Longs book is great. I seem to remember a VHS series from back when too...

The "equalization is impossible" garbage is causing harm...

Aside from saving a small amount of time and not having to carry a cord, there is almost no sensible reason to not build a system that does not extend when one piece fails. Even if you share the load between two pieces, you greatly reduce the initial forces on each as well as the forces when one fails.
Laine

Trad climber
Reno, NV
May 16, 2013 - 05:00pm PT
I'm continually surprised how many noobs seek anchor building advice from a community online forum, given the wealth of information out there on anchor design (or bolt locations on climbs for that matter).

I should really invent an app that noobs can take and upload pictures of their anchors and it will tell them if they are gonna die.

TWP

Trad climber
Mancos, CO
May 16, 2013 - 05:04pm PT
"Success can definitely be achieved via sound and continuous practice over an extended period of time, carried out in a serious and thoughtful manner. "

Yoga Sutras of Patajali, Chapter 1, sentence 14.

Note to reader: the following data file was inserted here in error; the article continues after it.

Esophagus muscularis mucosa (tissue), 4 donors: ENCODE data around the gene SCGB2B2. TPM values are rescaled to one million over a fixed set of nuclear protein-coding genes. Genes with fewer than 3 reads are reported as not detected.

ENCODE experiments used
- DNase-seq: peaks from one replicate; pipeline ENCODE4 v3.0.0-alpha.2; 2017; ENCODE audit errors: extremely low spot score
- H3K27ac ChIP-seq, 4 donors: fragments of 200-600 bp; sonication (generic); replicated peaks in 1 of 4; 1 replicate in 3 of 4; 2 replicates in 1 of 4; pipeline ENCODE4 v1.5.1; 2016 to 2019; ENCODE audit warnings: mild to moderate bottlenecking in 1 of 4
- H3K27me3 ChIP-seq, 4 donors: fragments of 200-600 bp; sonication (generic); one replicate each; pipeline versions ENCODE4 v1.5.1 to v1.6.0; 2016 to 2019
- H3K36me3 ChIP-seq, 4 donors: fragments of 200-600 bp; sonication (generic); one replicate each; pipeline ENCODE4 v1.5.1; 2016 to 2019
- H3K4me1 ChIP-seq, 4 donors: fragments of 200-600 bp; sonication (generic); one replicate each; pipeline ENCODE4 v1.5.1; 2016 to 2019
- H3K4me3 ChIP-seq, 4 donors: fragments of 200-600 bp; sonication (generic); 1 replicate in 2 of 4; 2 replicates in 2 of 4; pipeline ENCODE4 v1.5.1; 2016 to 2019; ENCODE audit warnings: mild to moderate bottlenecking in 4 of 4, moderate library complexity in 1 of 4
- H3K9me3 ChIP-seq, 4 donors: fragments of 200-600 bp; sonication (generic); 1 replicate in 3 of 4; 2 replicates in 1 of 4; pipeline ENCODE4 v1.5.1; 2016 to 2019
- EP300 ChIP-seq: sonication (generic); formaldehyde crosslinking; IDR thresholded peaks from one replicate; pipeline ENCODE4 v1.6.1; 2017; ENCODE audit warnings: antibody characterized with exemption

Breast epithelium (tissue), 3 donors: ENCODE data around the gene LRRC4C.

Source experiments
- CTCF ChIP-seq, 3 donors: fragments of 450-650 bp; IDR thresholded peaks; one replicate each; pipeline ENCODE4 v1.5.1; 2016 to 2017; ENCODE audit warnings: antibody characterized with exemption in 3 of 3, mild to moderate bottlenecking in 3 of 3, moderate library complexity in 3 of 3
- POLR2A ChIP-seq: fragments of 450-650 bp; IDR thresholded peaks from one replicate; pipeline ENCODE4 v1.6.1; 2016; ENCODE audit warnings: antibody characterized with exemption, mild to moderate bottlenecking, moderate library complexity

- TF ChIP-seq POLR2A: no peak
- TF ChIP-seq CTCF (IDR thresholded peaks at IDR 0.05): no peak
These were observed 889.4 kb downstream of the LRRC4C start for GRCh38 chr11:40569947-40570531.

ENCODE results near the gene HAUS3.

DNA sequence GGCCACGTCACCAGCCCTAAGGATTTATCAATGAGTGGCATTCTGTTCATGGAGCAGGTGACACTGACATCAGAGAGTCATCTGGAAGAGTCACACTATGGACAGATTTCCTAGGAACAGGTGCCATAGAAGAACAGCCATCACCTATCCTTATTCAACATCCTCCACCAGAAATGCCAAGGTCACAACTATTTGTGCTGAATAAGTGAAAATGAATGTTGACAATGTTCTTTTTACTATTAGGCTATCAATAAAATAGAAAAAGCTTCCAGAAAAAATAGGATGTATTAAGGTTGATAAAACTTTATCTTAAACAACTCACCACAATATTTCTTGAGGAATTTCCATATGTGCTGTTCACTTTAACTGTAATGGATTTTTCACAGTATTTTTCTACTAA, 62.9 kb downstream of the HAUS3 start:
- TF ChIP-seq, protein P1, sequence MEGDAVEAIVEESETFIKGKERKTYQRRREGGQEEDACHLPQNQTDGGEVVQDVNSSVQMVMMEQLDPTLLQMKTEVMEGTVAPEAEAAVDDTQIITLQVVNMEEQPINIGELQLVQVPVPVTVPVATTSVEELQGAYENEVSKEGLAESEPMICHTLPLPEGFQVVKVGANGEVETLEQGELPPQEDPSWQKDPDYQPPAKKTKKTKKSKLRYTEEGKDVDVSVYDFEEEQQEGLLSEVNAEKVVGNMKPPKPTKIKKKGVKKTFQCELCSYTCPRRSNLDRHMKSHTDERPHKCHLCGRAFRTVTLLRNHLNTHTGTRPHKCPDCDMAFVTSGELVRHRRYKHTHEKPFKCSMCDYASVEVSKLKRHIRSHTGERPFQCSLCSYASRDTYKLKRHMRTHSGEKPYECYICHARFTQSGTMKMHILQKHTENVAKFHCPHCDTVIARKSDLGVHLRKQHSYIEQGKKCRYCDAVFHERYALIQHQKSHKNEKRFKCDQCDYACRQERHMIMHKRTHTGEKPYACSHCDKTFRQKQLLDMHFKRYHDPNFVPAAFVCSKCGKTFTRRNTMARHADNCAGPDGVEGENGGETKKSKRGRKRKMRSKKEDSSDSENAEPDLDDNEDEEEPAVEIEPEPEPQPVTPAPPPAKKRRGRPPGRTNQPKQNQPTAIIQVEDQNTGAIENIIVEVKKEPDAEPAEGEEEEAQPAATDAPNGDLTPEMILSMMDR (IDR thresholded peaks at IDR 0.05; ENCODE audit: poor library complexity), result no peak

You can also review the "case studies" of Supertopeans responding to the query: "What was your first lead? Please describe." www.supertopo.com/climbing/thread.php?topic_id=1652765

Finally, make first trad lead efforts well BELOW your top roping comfort level.
k-man

Gym climber
SCruz
May 16, 2013 - 05:10pm PT
Go do God of Thunder. You'll never get high enough to need anchors.
rgold

Trad climber
Poughkeepsie, NY
May 17, 2013 - 01:51am PT
The "equalization is impossible" garbage is causing harm...

Garbage? You would prefer to replace the "garbage," which is true, with a less "harmful" fantasy, which is false? Isn't it just as harmful for someone to "equalize" three rather manky pieces and assume, since their rope has, say, a UIAA rating of 9 kN, that each piece need hold no more than 3 kN?

Still, I'd agree that there is a problem if the reaction to the impossibility of achieving equalization is that one shouldn't try to equalize. But that problem is solved by explaining that you do your best to distribute the load, not by pretending, in the face of substantial evidence to the contrary, that equalization is achievable.
Getch

Mountain climber
Flagstaff, AZ
May 17, 2013 - 04:40pm PT
Ok, I agree that it is a misnomer. You can't perfectly distribute the load across 2 or more points when you add the overhand knot. Along the same line of ridiculousness: Nobody in the history of the entire universe has ever taken an exact UIAA fall, so why do we bother rating ropes that way? For that matter who here can even comprehend the force generated by a kilo falling at 1m/sec? We could get into the silliness of placing bolts at an anchor horizontally instead of in line vertically.... But what is the utility of that? Hands only CPR is not best practice, do you go out telling everyone the new CPR is hands only?